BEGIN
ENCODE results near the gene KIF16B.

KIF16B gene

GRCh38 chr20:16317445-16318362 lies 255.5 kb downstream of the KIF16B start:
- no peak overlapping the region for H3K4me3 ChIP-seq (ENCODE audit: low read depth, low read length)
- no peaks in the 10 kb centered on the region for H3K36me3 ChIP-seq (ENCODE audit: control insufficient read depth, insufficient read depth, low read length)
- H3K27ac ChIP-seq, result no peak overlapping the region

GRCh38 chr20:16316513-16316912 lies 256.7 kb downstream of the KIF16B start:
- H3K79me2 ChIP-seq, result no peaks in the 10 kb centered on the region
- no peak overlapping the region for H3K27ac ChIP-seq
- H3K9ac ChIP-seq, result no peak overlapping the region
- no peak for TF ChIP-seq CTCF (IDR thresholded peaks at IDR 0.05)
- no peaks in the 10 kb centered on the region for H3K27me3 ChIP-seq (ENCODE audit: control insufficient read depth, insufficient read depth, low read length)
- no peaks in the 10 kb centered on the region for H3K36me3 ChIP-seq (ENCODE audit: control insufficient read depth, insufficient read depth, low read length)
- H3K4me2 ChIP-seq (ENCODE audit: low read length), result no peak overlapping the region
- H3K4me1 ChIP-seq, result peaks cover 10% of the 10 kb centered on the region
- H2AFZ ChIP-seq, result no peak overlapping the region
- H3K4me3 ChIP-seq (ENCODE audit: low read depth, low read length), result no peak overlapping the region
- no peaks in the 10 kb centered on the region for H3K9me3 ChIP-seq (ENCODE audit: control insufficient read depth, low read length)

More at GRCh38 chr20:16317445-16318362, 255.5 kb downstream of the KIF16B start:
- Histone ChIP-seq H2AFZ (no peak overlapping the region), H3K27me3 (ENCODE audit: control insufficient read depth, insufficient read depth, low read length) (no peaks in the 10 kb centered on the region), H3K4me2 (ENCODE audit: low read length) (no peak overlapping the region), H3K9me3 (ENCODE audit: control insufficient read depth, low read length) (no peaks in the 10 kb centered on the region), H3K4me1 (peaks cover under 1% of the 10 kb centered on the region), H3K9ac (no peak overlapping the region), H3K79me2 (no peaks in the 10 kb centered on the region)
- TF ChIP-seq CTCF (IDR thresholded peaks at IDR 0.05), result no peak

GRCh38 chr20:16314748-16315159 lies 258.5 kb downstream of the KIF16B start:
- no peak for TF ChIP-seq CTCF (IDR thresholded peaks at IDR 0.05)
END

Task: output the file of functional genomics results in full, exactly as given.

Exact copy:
ENCODE results near the gene KIF16B.

KIF16B gene

GRCh38 chr20:16317445-16318362 lies 255.5 kb downstream of the KIF16B start:
- no peak overlapping the region for H3K4me3 ChIP-seq (ENCODE audit: low read depth, low read length)
- no peaks in the 10 kb centered on the region for H3K36me3 ChIP-seq (ENCODE audit: control insufficient read depth, insufficient read depth, low read length)
- H3K27ac ChIP-seq, result no peak overlapping the region

GRCh38 chr20:16316513-16316912 lies 256.7 kb downstream of the KIF16B start:
- H3K79me2 ChIP-seq, result no peaks in the 10 kb centered on the region
- no peak overlapping the region for H3K27ac ChIP-seq
- H3K9ac ChIP-seq, result no peak overlapping the region
- no peak for TF ChIP-seq CTCF (IDR thresholded peaks at IDR 0.05)
- no peaks in the 10 kb centered on the region for H3K27me3 ChIP-seq (ENCODE audit: control insufficient read depth, insufficient read depth, low read length)
- no peaks in the 10 kb centered on the region for H3K36me3 ChIP-seq (ENCODE audit: control insufficient read depth, insufficient read depth, low read length)
- H3K4me2 ChIP-seq (ENCODE audit: low read length), result no peak overlapping the region
- H3K4me1 ChIP-seq, result peaks cover 10% of the 10 kb centered on the region
- H2AFZ ChIP-seq, result no peak overlapping the region
- H3K4me3 ChIP-seq (ENCODE audit: low read depth, low read length), result no peak overlapping the region
- no peaks in the 10 kb centered on the region for H3K9me3 ChIP-seq (ENCODE audit: control insufficient read depth, low read length)

More at GRCh38 chr20:16317445-16318362, 255.5 kb downstream of the KIF16B start:
- Histone ChIP-seq H2AFZ (no peak overlapping the region), H3K27me3 (ENCODE audit: control insufficient read depth, insufficient read depth, low read length) (no peaks in the 10 kb centered on the region), H3K4me2 (ENCODE audit: low read length) (no peak overlapping the region), H3K9me3 (ENCODE audit: control insufficient read depth, low read length) (no peaks in the 10 kb centered on the region), H3K4me1 (peaks cover under 1% of the 10 kb centered on the region), H3K9ac (no peak overlapping the region), H3K79me2 (no peaks in the 10 kb centered on the region)
- TF ChIP-seq CTCF (IDR thresholded peaks at IDR 0.05), result no peak

GRCh38 chr20:16314748-16315159 lies 258.5 kb downstream of the KIF16B start:
- no peak for TF ChIP-seq CTCF (IDR thresholded peaks at IDR 0.05)